The province's total power demand stands at 1150 Megawatts, which is less than half of the requirement of Karachi. It is because of the fact that the province has no sound industrial base; hence, there is no significant consumption of electricity for industrial purpose in the province. The power consumption is largely for domestic purpose. Being the least populous province, it consumes the least power, as compared to other provinces of the country. The coastal areas get electricity from Iran.
The frequent power outage is affecting the businesses and commercial activity in Quetta. Small traders and shopkeepers are loosing business due to long electricity load shedding during working hours. The domestic consumers are looking for alternate arrangements for electricity like small generators.
Prices of small generators have also gone up with the rise in demand. A couple of years ago, the Chinese-made generators of 800 watt capacity were available at Rs2500 in Quetta market, but its price has now reached to Rs10,000. The 800 watt generator is used by general masses to meet their household power needs. The price of 1800 watt generator is also steadily rising and it is currently being sold at a price between Rs15,000 to Rs20,000. These petrol-run generators are not affordable for low-income groups of people, as the oil prices have also witnessed a sharp rise. The only option left for the poor is to endure the pangs of hot summer without electricity. The independent observers project that the generators' prices will increase by at least 25 to 30 percent in next two months.
Still there is a big difference in prices of generators, which are sold in Quetta and other cities of the country. A number of businesspersons have already benefited from the opportunity and earned a handsome profit by supplying generators to the people in Karachi, Lahore, Bahawalpur and other cities of Sindh and Punjab. This business has however lost its charm, as the prices of generators have also significantly gone up reducing the profit margin of the seasonal dealers.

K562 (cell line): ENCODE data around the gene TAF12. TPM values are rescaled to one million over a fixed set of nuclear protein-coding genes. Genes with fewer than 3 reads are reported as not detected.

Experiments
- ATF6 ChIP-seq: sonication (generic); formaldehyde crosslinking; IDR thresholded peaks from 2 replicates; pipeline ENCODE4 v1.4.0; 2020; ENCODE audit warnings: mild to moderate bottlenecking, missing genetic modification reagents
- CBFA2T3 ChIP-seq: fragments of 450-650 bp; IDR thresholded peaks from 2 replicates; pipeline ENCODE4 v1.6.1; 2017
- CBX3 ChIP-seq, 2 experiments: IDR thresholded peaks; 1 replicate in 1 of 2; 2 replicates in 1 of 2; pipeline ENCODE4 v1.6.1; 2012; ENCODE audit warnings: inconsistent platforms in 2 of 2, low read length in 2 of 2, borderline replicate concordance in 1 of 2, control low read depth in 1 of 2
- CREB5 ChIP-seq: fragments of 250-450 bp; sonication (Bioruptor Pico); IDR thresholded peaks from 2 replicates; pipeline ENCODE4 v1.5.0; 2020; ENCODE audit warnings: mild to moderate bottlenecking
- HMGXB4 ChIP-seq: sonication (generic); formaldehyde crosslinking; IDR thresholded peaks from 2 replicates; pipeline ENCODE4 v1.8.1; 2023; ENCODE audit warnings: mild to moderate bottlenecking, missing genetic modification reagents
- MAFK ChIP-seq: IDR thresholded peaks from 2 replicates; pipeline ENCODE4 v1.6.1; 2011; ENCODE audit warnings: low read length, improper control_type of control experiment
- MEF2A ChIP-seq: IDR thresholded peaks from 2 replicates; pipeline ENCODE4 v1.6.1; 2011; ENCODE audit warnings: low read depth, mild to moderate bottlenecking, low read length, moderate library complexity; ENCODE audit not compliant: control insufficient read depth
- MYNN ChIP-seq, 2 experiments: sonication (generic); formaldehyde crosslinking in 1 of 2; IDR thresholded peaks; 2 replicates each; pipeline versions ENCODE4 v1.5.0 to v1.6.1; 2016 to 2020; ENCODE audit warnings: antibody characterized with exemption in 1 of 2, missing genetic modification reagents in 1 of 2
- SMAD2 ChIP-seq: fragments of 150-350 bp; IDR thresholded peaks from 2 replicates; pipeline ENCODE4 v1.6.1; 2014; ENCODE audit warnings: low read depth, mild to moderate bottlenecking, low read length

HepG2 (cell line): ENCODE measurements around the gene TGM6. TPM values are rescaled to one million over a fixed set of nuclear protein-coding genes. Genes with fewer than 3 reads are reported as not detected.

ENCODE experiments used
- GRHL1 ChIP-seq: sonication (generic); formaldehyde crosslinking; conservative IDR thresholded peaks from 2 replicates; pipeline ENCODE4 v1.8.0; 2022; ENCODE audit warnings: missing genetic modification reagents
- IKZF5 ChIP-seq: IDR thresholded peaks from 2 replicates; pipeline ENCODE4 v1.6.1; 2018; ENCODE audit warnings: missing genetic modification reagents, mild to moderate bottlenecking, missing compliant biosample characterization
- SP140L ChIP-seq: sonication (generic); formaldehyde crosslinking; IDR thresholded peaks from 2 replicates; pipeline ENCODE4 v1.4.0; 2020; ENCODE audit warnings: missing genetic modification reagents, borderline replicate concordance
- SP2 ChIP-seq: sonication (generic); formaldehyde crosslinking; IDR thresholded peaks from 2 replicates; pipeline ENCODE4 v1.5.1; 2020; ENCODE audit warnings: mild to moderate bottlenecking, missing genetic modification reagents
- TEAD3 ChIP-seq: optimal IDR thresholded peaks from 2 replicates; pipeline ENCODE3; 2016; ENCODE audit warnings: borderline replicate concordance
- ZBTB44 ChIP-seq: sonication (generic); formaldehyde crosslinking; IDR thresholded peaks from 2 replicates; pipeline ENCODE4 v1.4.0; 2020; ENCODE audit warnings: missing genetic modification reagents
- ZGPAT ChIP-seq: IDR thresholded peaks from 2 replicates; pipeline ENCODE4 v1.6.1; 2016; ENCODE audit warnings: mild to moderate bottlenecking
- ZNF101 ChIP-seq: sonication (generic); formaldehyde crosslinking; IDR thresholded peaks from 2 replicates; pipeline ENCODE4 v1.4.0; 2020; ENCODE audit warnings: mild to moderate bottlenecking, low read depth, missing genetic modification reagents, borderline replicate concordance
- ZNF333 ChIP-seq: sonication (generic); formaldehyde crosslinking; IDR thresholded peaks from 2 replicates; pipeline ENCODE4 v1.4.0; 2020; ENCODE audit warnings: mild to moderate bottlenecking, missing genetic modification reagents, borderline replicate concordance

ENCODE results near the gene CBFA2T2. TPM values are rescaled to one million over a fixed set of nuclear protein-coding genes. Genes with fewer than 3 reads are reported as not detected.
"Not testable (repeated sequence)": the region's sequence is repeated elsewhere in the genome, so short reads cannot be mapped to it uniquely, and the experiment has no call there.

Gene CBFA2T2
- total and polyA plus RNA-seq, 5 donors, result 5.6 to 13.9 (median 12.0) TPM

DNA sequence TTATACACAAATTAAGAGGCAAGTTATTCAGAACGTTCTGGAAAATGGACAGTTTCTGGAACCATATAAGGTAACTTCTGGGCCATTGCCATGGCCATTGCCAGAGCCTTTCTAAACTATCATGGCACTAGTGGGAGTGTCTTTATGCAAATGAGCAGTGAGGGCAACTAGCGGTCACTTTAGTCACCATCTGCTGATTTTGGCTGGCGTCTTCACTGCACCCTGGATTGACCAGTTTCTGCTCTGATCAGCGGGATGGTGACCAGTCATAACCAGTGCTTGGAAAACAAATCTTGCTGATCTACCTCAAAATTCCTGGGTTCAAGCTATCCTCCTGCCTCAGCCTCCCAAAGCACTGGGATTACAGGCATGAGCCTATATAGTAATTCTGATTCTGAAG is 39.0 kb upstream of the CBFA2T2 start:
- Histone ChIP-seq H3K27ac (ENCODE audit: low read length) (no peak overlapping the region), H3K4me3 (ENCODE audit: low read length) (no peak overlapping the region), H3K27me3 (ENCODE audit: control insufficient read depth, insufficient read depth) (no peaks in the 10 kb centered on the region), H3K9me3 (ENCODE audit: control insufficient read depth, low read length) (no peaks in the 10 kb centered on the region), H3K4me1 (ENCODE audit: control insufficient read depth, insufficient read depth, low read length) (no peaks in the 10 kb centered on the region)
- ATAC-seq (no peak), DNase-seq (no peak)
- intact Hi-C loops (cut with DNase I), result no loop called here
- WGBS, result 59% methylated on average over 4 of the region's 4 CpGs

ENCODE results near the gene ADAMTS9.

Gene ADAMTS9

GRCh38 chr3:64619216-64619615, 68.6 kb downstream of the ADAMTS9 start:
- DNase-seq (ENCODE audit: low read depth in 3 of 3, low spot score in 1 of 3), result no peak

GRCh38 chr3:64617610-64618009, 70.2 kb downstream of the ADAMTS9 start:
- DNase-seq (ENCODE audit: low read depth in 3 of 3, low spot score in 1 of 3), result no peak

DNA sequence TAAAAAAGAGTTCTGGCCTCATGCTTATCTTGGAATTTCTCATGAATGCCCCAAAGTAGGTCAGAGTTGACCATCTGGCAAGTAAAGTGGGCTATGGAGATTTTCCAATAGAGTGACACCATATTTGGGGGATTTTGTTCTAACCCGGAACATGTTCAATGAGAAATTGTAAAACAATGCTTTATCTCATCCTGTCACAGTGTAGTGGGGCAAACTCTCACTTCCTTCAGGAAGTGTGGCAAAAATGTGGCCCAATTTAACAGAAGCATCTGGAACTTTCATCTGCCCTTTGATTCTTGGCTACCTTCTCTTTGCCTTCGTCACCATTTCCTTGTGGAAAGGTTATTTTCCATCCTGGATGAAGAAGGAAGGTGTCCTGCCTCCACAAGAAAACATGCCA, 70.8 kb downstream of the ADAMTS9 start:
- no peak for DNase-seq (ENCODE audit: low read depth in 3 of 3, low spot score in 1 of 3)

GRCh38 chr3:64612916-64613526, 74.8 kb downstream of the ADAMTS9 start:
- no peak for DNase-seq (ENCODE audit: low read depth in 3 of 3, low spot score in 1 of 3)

The QESCO needs to take immediate measures to manage the load-shedding problem in urban and rural areas of the province. It should reduce the transmission losses from the grid and eliminate unscheduled load shedding. The Wapda's decision to withdraw subsidy on electricity to local farmers for use of tube-wells should be reviewed and the government should continue the flat rates for supply of electricity to the growers for agricultural purposes.
In view of the acute power shortage, the new water management techniques need to be introduced for maximizing the irrigation efficiency in the province. Trickle irrigation system should be adopted to deal with the water shortage problem in rural areas. The lining of water distribution network is direly needed to minimize conveyance losses. Similarly, hill torrents in the province bring a substantial quantity of flash floods, which can be harnessed, for the beneficial use.
Balochistan is currently facing an insurgency-like situation. Law and order problem has also worsened the power crisis in the province. The government should take concrete steps to secure public installations in the restive province where power pylons of main transmission line are frequently blown up by the militants. As a result of such acts of sabotage, the supply of electricity to many areas of the province is suspended due to destruction of the towers.